Salt is degrading one-fifth of the world’s irrigated land and causing around US$27.3 billion per year in economic losses, according to a new assessment from the United Nations University (UNU). That’s because every day for the past 20 years, an average of 2,000 hectares of farmland has been impacted by salt accumulation in arid and semi-arid regions across 75 countries. Now these lands currently cover about 62 million hectares — equal to the size of France.
Salt-induced land degradation occurs in regions where rainfall is too low to maintain regular percolation of rainwater through the soil and where irrigation is practiced without a natural or artificial drainage system. Irrigation that doesn’t include drainage management causes salts to stay behind in the root zone after the water has evaporated, affecting soil properties and reducing productivity.
What with all the other agricultural and food security challenges of today, this is a concerning trend. Which is why the UNU Institute for Water, Environment and Health (UNU-INWEH) has published a new study entitled The Economics of Salt-induced Land Degradation and Restoration authored by eight experts based in Canada, Jordan, Pakistan and Sri Lanka.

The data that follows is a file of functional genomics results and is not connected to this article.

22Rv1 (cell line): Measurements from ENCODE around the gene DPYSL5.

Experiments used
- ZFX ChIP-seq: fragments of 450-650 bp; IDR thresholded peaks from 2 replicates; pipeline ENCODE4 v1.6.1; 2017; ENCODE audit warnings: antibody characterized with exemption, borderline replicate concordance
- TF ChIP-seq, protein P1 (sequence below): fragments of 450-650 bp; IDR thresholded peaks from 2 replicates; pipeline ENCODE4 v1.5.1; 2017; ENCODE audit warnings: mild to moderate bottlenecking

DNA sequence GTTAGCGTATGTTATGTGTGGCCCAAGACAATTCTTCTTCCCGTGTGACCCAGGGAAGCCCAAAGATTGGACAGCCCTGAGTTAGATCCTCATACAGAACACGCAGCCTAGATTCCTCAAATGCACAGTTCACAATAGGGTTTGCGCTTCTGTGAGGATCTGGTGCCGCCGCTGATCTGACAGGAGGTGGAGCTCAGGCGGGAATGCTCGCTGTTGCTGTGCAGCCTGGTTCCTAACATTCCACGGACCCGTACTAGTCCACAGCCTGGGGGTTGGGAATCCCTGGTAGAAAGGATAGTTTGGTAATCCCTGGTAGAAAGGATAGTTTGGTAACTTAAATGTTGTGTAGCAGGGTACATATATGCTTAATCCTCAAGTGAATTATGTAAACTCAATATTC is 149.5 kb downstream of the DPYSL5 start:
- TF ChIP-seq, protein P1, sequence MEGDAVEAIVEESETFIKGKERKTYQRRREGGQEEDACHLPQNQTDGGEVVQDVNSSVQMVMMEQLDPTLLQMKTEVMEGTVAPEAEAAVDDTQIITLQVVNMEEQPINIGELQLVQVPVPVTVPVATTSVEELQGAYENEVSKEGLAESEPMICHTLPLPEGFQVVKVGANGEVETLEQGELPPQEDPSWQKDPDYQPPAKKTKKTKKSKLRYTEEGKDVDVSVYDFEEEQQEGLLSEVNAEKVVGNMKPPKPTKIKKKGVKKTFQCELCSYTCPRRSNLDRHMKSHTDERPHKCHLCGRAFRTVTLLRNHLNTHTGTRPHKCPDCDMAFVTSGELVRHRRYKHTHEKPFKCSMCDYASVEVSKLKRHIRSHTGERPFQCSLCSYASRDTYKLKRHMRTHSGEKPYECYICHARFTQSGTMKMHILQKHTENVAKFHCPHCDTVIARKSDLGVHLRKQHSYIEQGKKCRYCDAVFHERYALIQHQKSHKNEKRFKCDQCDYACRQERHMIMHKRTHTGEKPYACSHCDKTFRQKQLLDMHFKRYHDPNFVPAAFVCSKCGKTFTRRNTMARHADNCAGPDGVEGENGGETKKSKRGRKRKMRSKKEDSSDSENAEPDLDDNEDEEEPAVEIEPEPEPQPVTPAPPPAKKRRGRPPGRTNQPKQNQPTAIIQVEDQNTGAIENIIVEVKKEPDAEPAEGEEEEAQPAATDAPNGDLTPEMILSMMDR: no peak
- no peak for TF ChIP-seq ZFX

“To feed the world’s anticipated nine billion people by 2050, and with little new productive land available, it’s a case of all lands needed on deck,” says principal author Manzoor Qadir, Assistant Director of the Water and Human Development programme at UNU-INWEH. ”We can’t afford not to restore the productivity of salt-affected lands.”
Indeed, UNU-INWEH Director Zafar Adeel notes that the UN Food and Agriculture Organization projects that we need to produce 70 percent more food by 2050, including a 50 percent rise in annual cereal production to about 3 billion tonnes.
“Each week the world loses an area larger than Manhattan to salt degradation. A large portion of the affected areas in developing countries have seen investments made in irrigation and drainage but the infrastructure is not properly maintained or managed. Efforts to restore those lands to full productivity are essential as world population and food needs grow, especially in the developing world.”
Published in the UN Sustainable Development journal Natural Resources Forum, the paper details crop productivity losses at farm, regional, and global scales, the cost of doing nothing and the net economic benefit of preventing and/or reversing land degradation.
The study estimates that the inflation-adjusted cost of salt-induced land degradation in 2013 was US$441 per hectare, which puts global economic losses at US$27.3 billion per year. The estimated cost of crop losses was drawn from a review of more than 20 studies over the last 20 years in Australia, India, Pakistan, Spain, Central Asia and the United States.
Well known salt-degraded land areas include:
- Aral Sea Basin, Central Asia
- Indo-Gangetic Basin, India
- Indus Basin, Pakistan
- Yellow River Basin, China
- Euphrates Basin, Syria and Iraq
- Murray-Darling Basin, Australia, and
- San Joaquin Valley, United States
The paper presents selected case studies that highlight the potential for economic and environmental benefits of ‘action’ to remediate salt-affected lands compared to taking ‘no action’.